Monday, February 25, 2008

Be Nancy Drew

I braved the library to revisit my old friend Nancy. What a surprise this was, for reasons I didn't anticipate.
The first chapter of the very first mystery begins with Nancy driving along the road. In this long, long series of stories, we meet Nancy for the first time thusly:

Nancy Drew, an attractive girl of eighteen, was driving home along a country road in her new, dark-blue convertible. She had just delivered some legal papers for her father.
"It was sweet of Dad to give me this car for my birthday," she thought. "And it's fun to help him in his work." 
Her father, Carson Drew, a well-known lawyer in their home town of River heights, frequently discussed puzzling aspects of cases with his blond, blue-eyed daughter.
Smiling, Nancy said to herself, "Dad depends on my intuition."

OK. So, this is quite light and sweet, a bit too sweet. Not only are there no foundling dragon eggs or young boy wizards waiting to find their secret heritage, there's no drama at all. Until, "an instant later" Nancy gasps in horror as a girl runs in front of a moving van. Over the next few pages we find that the girl is unhurt; that she is an orphan cared for by kindly great-aunts; that the aunts were swindled by the moving van guys, who stole their furniture, including a favorite old clock; and that the great-aunts were also swindled by a lawyer representing the estate of someone who was to leave them lots of money to help care for the girl. And we learn that the lawyer in question is the father of two girls at school who haven't been very nice to Nancy in the past. Too much coincidence in eight pages? Not if you're ten years old. Also, we learn that there is a missing will. Get it? The will that would give the money to the nice old ladies is missing. Given that the title of the book is The Secret of the Old Clock--wink, wink--I'm pretty sure I know where the will is, even though I haven't read this book in thirty years. And that's everything up to page 8.

More surprising still, were the sudden shifts of point of view (these were written by underpaid ghostwriters, not MFA candidates). Also, throughout each story Nancy is treated like a prom queen who can do no wrong, and who lives an a haze of sparkling earnestness that would shame a 1950s sit com writer. The fact that they employ a loving and emotionally fulfilled housekeeper named Hannah is just the beginning.  A longish example, beginning of chapter three:

"What are your plans for this morning, Nancy?" her father asked at the breakfast table.
"I thought I'd do a little shopping," she replied. Her eyes twinkled. "There's a dance coming up at the country club and I'd like to get a new dress."
"Then will you phone me about lunch? Or better still, how about eating with me, whether Mr. Rolsted comes or not?"
"I'll be there!" Nancy declared gaily.
"All right. Drop in at my office about twelve thirty. If Mr. Rolsted does accept my invitation, we'll try to find out something about Josiah Crowley's wills." Mr. Drew pushed back his chair. "I must hurry now or I'll be late getting downtown."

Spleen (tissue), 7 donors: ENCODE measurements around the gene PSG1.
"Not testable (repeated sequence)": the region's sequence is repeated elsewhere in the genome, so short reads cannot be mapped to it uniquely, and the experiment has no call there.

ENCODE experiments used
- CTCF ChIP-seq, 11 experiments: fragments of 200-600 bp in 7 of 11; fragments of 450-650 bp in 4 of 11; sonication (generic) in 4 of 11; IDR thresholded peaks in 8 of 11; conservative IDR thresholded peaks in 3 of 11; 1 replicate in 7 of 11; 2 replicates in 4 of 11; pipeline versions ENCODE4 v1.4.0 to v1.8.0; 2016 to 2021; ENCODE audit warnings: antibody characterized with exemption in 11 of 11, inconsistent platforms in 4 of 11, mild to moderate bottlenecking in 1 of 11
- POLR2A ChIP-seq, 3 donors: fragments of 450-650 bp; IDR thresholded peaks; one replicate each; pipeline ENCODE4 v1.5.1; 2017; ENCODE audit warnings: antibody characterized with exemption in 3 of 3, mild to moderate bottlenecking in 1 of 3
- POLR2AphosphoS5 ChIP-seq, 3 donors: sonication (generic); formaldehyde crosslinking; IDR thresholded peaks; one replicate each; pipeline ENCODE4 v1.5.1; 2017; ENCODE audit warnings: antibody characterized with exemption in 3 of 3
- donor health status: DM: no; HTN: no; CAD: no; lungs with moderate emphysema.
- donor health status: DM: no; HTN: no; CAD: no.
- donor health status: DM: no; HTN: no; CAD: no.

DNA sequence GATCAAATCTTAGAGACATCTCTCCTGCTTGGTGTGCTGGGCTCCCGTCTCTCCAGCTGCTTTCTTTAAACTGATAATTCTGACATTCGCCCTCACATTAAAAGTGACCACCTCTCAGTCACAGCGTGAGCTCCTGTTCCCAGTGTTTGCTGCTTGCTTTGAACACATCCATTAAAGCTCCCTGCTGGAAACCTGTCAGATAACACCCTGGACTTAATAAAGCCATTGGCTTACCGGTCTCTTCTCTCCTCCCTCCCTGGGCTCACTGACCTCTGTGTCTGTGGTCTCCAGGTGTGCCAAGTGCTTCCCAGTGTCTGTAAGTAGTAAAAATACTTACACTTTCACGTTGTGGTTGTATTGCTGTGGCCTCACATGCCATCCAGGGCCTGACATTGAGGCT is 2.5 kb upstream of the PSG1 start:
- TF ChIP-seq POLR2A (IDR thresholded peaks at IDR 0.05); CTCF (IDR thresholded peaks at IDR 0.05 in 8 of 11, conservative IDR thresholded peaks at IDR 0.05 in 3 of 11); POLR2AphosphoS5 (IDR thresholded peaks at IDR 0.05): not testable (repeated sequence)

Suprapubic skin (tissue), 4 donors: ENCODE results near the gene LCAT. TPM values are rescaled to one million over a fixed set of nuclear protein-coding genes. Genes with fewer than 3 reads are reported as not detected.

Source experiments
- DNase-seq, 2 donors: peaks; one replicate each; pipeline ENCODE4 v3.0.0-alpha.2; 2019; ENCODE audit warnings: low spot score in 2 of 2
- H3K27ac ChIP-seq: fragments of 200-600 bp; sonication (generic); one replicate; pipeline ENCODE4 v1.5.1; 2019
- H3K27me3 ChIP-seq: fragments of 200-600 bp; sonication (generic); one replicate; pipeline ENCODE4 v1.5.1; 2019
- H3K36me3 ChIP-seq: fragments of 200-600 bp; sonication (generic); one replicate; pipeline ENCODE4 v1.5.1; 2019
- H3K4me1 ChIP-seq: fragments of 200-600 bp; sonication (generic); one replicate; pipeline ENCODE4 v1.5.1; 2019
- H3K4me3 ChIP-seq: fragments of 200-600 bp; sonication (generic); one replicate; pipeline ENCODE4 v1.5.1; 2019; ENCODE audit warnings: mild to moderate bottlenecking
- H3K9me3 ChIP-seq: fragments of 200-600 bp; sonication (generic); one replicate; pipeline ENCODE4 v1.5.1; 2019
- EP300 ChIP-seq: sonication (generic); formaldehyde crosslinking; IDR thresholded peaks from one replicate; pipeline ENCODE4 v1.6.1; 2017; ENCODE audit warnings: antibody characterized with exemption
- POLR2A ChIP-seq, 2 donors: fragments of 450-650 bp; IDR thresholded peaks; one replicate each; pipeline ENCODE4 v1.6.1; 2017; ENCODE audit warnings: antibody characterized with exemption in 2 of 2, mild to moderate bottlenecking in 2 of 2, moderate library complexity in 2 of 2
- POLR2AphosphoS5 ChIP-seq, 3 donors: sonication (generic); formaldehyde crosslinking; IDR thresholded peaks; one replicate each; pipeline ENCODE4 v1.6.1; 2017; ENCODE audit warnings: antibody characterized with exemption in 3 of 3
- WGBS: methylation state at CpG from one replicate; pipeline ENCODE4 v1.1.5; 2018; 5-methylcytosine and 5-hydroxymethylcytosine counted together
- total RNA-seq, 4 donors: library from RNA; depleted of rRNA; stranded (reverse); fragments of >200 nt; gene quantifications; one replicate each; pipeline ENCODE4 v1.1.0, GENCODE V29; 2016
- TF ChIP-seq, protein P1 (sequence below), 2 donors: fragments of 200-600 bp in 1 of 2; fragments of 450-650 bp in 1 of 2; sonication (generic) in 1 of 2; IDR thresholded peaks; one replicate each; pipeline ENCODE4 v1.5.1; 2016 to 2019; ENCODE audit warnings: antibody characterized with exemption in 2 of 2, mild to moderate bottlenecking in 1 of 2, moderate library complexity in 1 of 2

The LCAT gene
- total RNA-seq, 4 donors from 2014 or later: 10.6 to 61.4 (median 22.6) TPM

After her father had left, Nancy finished her breakfast, then went to the kitchen to help Hannah Gruen, who had already left the table.
"Any errands for me? Nancy asked.
"Yes, dear. Here's a list," the housekeeper replied. "And good luck with your detective work."
Hannah Gruen gazed at the girl affectionately and several thoughts raced through her mind. In school Nancy had been very popular and had made many friends. But through no fault of her own she had made to enemies, Ada and Isabel Topham. This worried Hannah. The sisters, intensely jealous of Nancy, had tried to discredit her in positions she had held in school. But loyal friends had always sprung to Nancy's defense. As a result, Ada and Isabel had become more unpleasant than ever to Nancy.
OK. Has anyone ever declared anything gaily? Not me. The stew of ingredients here is just intoxicating. We have a mother figure, who indulges but never mothers (in a frenzy of rage-aholic, peri-menopausal narcissism) because she's not a mother. And yet she knows every nuance of Nancy's social life. We have an indulgent dad who encourages her to visit his office and help him (without being imperious, distracted or oversexed). Is there a nicer, less threatening guy on the planet? We have a girl who drives a new convertible, gift from said dad, and shops at will, and who is popular in school, has no social concerns except that two unfair girls did something vaguely wrong to her, but no matter, because she was rescued by admiring friends. I mean, to troubled little girl readers everywhere, this must once have been literary crack cocaine. I know it was for me. Nancy was a little placeholder in our imaginations before Jane Eyre came along and showed us our rage.

THE EXERCISE: Declare something gaily today. No. Just kidding. Let us step inside this haze of earnest living and find out how hard it is to pull off. Rewrite a scene from a story, a memoir, or just from life. In this snippet--just a couple hundred words if it hurts too much--the protagonist can do no wrong. Everyone must be excruciatingly polite to everyone else. Blandness rules conversations. Then at one point, you shift perspective. Another character must tilt his or her head and look deeply and compassionately into the heart of the protagonist and care. Sounds funny, right? Try it.

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